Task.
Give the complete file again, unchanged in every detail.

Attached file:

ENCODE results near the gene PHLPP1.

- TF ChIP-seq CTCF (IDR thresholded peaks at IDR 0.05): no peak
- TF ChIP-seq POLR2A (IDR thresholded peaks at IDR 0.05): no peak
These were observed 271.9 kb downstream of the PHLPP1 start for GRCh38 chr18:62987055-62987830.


ENCODE results near the gene PHLPP1.

- TF ChIP-seq CTCF (IDR thresholded peaks at IDR 0.05): no peak
- TF ChIP-seq POLR2A (IDR thresholded peaks at IDR 0.05): no peak
These were observed 271.9 kb downstream of the PHLPP1 start for GRCh38 chr18:62987055-62987830.